Soundpeats Mini Pro Review: Pretty Decent, But Much Better Value When On Sale!

These earbuds are pretty decent if you’re looking for something under $100. We have the Soundpeats Mini Pro with us today, and they’re one of the newest offerings from the company at just around US$80, which is a relatively affordable price tag for something with all these features.

Let’s talk design first. The case is pretty compact and it slips easily into a pocket, but unfortunately, the plastic it’s made of tends to show fingerprint and oil smudges pretty easily. There’s a USB-C port on the rear and a LED charging indicator on the front below the Soundpeats word. The lid’s hinge is magnetic and surprisingly smooth. Inside, you get the earbuds.

The earbuds themselves aren’t anything too spectacular. They’re pretty standard, although I did notice that the left one doesn’t sit quite as securely in my ear as the right side does. That being said, it’s not too bad comfort-wise, I’m able to wear these for a few hours on end.

So when it comes to the app, it’s actually kind of odd. Soundpeats has an app, I tested it with the H1 earbuds and it worked then, but… the app doesn’t support these earbuds. And I’m just, confused. So yeah, no app support, no touch control customisation or the likes.

But there are touch controls! So you get volume controls with a single tap on either side, right to raise the volume and left to lower. Double-tap on either side to play or pause. A triple tap on the left pulls up game mode, while a triple tap on the right pulls up your phone’s voice assistant. A long press and hold on the left toggles ANC, passthrough or normal mode, while a long press and hold on the right skips tracks forward. If you noticed something missing, yeah, it’s that there’s no skip backwards. Unfortunately, because there’s no way to customise the touch controls, you’re pretty much stuck with this. It’s a shame because I’d probably have swapped the game mode control with ANC and then used a long press and hold for skipping backwards.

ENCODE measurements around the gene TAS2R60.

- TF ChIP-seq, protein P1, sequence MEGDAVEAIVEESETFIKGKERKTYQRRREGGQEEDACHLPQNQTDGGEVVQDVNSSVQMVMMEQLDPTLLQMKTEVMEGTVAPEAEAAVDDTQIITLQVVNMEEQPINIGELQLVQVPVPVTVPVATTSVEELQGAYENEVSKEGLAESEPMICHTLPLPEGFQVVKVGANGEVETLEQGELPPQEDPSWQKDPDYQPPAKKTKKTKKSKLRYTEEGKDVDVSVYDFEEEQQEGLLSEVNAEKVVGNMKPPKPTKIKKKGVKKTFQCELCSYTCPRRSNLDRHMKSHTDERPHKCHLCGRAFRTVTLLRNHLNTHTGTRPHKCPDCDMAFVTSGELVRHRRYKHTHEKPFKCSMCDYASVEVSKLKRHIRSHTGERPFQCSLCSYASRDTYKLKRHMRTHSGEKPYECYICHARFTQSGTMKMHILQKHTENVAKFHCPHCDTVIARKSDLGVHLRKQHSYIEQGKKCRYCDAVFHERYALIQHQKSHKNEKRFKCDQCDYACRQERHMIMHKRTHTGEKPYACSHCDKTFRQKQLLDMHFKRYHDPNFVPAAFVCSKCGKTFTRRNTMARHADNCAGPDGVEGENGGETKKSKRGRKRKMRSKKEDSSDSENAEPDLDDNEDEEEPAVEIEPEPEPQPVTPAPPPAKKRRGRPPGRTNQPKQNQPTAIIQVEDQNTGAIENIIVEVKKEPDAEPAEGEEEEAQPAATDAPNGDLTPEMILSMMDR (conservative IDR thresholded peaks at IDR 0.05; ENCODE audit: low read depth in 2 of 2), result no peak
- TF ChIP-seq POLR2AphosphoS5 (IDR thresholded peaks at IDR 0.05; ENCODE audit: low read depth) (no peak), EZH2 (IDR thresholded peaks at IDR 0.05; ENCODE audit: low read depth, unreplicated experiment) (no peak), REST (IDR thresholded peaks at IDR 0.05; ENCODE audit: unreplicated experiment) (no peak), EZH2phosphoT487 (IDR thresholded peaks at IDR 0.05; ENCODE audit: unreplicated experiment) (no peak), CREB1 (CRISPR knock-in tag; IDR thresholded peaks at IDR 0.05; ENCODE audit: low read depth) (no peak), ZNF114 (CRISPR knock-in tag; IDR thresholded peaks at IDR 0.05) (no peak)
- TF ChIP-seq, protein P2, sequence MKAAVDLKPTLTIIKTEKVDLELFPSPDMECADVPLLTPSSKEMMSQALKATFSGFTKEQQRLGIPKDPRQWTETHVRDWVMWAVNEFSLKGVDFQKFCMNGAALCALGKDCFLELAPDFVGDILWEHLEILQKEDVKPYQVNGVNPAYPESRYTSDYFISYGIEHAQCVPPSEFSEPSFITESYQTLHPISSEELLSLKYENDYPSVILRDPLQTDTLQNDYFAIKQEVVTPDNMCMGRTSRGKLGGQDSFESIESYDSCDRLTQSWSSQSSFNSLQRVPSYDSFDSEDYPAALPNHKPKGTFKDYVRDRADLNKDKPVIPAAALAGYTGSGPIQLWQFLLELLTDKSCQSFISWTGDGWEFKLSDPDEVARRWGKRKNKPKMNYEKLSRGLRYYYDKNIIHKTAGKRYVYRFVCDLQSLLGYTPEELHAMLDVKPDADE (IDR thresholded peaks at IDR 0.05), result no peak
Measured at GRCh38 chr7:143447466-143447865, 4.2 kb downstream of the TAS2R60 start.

There’s ANC on these, and it’s just okay. I noticed a lot of wind noise when ANC was turned on, and I actually used these with ANC off most of the time. There’s still pretty decent passive noise isolation, and if you’re using ANC in a place where there’s no wind, I think it’ll be fine.

These are running on Bluetooth 5.2, which is great, and I didn’t notice any stuttering or audio sync issues when watching videos either. There’s support for SBC, AAC and aptX, which is nice. There’s that game mode I mentioned earlier, which decreases the latency to 60ms, although I never really noticed much of a difference with it on or off.

Soundpeats claims 7 hours in the earbuds with an extra two charges in the case for a total of 21 hours. It’s honestly not too bad, I did get around 6 hours and 7 minutes in the earbuds with ANC turned on at a moderate volume, so it’s definitely not terrible.

There’s IPX5 water resistance, so perfectly fine to bring these out for a run even if it’s drizzling.

The microphone quality is pretty okay. There’s background noise reduction here, but even without it, it works fine in quieter environments.

When it comes to sound quality, these are in a bit of an odd area. US$80 is kind of neither here nor there. There are some great earbuds under $50 that sound almost as good as these, and there are earbuds around the $120 mark that sound much better. The bass here is quite strong, with a definite sort of emphasis on this range, but it’s not overpowering to the point that it’s all you notice. Vocal and mids reproduction is very good, and you get a good amount of energy and clarity in the highs.

Of course, don’t expect a very wide soundstage or really accurate imaging and detail. This is a pair of earbuds under $100 after all.

For $80, it’s in a bit of an odd position. It’s certainly nice, it sounds pretty good, and ANC is a great feature to have. Personally, I’d have liked to have seen this at maybe $60, and it would have been a much easier recommendation from me.